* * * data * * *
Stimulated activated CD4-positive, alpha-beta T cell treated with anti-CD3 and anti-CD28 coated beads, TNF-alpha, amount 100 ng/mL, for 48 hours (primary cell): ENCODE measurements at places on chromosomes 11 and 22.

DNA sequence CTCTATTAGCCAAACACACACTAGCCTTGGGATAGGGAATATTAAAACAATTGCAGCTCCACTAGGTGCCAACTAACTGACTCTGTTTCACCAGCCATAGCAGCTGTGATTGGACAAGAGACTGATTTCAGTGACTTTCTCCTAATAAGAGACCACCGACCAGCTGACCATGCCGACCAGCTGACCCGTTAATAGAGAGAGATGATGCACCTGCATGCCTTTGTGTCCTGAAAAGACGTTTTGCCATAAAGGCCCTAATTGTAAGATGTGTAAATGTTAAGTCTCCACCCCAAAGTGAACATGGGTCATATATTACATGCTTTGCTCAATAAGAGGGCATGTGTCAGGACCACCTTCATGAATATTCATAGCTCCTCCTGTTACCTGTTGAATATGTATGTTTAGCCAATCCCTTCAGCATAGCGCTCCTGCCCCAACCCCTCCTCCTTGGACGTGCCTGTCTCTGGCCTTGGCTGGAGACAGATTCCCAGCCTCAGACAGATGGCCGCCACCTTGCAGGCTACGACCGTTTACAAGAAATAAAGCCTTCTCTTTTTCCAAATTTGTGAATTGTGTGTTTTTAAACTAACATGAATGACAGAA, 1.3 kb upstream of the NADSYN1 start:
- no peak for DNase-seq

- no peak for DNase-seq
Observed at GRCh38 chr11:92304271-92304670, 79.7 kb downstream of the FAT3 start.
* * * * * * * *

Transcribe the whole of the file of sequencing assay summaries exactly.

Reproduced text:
Stimulated activated CD4-positive, alpha-beta T cell treated with anti-CD3 and anti-CD28 coated beads, TNF-alpha, amount 100 ng/mL, for 48 hours (primary cell): ENCODE measurements at places on chromosomes 11 and 22.

DNA sequence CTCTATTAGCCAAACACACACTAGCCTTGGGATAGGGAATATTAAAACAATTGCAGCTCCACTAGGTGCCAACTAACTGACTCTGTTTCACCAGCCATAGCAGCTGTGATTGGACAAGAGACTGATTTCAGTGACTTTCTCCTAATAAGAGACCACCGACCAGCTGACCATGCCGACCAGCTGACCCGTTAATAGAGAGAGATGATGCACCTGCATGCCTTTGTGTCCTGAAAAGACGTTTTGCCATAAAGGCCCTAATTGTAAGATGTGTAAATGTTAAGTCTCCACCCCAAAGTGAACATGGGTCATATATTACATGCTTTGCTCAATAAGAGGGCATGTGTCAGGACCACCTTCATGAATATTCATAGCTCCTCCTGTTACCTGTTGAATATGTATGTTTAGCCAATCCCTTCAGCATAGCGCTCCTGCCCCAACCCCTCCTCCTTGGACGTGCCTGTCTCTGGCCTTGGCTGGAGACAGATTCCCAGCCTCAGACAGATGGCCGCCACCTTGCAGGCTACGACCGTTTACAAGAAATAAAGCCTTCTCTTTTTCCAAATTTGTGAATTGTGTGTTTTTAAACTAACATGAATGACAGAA, 1.3 kb upstream of the NADSYN1 start:
- no peak for DNase-seq

- no peak for DNase-seq
Observed at GRCh38 chr11:92304271-92304670, 79.7 kb downstream of the FAT3 start.